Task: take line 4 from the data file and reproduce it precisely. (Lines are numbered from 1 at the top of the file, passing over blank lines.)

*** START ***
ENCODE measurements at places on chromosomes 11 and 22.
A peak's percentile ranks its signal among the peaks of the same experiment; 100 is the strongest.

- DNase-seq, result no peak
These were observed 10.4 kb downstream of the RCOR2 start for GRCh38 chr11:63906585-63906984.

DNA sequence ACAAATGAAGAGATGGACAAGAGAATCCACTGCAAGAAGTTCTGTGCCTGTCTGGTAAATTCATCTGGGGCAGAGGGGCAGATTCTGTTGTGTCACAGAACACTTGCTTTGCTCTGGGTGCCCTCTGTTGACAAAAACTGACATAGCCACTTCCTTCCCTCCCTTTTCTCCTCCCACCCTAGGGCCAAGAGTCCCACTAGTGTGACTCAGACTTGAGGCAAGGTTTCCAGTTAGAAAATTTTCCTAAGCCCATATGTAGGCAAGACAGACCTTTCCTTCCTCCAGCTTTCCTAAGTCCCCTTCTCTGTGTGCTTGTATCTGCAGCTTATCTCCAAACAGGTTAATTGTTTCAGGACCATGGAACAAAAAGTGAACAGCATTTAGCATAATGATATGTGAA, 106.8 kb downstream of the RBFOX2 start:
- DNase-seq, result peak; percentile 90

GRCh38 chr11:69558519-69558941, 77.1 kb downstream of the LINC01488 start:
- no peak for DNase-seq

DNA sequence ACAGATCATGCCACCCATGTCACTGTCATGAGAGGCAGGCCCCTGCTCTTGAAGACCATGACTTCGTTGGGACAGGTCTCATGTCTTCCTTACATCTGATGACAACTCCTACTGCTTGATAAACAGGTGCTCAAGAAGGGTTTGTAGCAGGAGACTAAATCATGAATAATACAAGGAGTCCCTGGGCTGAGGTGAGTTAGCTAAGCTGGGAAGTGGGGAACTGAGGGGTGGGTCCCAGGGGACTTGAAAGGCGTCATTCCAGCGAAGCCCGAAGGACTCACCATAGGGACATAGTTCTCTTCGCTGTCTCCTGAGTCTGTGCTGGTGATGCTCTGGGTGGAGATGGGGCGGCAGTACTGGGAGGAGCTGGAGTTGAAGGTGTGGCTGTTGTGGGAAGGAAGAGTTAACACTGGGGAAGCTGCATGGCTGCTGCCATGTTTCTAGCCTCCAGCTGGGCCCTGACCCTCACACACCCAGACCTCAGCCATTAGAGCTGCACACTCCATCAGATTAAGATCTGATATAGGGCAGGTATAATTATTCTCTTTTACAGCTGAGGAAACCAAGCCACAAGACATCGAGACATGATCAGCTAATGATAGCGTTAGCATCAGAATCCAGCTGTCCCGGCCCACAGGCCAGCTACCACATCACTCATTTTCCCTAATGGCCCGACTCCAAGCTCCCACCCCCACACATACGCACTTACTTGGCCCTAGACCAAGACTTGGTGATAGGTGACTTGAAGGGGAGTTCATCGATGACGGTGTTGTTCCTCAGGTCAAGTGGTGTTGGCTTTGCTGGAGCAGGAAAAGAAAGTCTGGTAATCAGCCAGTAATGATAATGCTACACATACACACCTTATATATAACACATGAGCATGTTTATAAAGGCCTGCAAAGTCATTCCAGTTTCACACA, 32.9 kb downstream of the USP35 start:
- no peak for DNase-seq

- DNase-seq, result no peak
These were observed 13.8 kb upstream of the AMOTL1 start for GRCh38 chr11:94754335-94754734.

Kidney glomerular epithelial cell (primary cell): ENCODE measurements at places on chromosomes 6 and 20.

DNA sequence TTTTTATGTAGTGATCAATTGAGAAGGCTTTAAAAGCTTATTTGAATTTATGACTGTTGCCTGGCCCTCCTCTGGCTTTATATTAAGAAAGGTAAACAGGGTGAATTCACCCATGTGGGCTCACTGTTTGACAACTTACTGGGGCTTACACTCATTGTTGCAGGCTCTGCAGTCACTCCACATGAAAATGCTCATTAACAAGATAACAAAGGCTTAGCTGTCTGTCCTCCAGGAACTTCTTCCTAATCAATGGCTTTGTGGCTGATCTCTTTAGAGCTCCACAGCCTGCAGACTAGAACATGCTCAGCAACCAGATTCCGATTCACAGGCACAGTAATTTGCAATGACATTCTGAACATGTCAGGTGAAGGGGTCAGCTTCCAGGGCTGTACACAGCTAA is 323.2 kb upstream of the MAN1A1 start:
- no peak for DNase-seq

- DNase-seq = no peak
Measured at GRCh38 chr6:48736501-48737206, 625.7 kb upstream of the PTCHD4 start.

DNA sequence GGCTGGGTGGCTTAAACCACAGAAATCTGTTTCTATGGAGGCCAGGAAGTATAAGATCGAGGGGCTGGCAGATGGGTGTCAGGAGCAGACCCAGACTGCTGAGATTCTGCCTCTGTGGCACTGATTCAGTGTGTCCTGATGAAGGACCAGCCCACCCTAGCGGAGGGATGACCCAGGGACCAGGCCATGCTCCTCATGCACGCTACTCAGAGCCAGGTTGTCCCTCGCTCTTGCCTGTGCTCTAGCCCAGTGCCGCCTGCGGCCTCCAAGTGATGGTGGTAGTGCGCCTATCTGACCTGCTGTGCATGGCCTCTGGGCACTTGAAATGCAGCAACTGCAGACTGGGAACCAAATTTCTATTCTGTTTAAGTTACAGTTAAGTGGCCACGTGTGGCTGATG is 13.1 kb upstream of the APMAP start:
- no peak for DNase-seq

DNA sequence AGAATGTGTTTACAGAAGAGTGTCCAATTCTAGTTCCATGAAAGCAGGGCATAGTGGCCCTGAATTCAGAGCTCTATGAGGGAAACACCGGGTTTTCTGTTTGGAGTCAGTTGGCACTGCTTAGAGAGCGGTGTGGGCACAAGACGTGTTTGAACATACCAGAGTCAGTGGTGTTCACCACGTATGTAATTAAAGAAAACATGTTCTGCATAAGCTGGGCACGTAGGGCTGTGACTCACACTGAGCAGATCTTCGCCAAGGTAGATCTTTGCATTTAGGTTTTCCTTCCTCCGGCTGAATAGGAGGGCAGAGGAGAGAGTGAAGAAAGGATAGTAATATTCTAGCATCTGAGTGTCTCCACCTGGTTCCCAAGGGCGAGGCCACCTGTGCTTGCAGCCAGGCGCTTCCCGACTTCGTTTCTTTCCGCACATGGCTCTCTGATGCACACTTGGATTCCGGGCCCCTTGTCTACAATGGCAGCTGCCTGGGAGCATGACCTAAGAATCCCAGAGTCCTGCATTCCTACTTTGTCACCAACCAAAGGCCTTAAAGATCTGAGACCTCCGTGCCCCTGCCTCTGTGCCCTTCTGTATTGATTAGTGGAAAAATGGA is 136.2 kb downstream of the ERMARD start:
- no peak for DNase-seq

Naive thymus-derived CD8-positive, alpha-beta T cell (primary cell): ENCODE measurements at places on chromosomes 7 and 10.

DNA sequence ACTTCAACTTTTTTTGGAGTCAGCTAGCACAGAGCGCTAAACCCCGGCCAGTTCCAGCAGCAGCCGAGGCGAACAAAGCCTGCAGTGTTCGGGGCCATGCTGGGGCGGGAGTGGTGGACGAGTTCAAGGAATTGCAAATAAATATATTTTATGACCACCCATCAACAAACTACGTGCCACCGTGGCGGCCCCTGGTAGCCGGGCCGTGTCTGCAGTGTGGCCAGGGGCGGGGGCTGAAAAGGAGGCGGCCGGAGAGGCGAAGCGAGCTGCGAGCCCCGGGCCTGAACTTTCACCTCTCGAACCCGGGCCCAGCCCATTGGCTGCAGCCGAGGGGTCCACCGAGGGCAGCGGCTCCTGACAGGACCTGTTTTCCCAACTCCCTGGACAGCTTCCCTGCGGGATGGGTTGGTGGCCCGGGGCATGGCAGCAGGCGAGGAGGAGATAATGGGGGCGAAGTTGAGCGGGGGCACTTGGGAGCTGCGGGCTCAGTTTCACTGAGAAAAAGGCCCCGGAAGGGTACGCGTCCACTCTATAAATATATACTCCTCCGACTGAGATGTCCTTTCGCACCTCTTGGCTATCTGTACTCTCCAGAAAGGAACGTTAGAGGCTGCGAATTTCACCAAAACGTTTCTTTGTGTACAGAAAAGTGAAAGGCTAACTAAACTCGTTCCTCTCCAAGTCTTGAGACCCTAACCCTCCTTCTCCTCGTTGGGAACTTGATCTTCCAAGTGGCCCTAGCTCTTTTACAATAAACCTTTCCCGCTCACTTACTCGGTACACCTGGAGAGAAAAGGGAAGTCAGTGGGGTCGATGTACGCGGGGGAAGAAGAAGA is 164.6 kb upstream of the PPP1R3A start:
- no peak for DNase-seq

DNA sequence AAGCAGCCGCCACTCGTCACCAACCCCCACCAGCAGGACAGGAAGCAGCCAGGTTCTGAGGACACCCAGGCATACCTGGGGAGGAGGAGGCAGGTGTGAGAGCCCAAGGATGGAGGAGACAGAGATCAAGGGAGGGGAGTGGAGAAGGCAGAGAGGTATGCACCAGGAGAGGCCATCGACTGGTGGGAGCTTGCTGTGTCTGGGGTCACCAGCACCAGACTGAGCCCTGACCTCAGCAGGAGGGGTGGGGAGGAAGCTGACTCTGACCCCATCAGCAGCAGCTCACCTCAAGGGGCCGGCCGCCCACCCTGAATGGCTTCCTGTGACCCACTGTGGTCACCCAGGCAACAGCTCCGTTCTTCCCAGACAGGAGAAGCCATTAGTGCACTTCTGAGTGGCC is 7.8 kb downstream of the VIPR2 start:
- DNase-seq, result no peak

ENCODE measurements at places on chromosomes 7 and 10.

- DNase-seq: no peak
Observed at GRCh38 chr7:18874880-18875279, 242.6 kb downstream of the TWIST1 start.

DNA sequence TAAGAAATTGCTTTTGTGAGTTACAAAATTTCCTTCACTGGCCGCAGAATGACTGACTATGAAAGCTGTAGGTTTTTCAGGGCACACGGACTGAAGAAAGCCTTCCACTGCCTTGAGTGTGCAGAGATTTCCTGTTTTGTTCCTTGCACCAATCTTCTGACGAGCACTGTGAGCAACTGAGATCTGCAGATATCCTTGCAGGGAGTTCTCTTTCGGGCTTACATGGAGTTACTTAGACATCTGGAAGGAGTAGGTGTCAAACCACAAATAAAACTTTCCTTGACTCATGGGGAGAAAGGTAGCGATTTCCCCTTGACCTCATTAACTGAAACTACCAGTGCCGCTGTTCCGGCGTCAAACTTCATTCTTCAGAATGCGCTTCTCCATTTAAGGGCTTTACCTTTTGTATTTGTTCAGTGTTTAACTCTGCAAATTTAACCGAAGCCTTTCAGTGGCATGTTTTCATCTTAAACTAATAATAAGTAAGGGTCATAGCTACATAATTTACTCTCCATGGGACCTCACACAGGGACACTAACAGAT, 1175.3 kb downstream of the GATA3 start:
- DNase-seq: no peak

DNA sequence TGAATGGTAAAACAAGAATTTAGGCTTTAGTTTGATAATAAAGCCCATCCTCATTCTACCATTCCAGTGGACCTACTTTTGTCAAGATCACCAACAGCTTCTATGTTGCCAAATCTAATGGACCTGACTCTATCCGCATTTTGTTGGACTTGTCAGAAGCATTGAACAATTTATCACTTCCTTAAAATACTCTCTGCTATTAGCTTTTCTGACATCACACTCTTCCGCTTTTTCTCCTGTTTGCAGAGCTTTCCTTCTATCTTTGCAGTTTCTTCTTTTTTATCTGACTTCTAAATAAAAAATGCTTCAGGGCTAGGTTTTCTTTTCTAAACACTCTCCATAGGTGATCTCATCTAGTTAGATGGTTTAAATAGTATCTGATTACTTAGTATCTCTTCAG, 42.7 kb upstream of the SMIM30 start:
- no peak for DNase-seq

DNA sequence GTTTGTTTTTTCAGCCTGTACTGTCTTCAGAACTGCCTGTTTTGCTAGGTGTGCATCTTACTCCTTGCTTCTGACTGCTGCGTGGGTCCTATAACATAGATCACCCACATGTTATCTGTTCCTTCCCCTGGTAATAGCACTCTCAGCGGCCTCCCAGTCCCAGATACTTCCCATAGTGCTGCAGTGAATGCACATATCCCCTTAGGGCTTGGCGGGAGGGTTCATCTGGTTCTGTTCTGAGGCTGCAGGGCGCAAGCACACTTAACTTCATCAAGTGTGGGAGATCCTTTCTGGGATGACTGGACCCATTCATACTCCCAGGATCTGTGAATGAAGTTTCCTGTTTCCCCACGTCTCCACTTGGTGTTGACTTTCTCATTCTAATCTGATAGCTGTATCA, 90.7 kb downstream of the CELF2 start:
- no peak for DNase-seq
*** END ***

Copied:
These were observed 10.4 kb downstream of the RCOR2 start for GRCh38 chr11:63906585-63906984.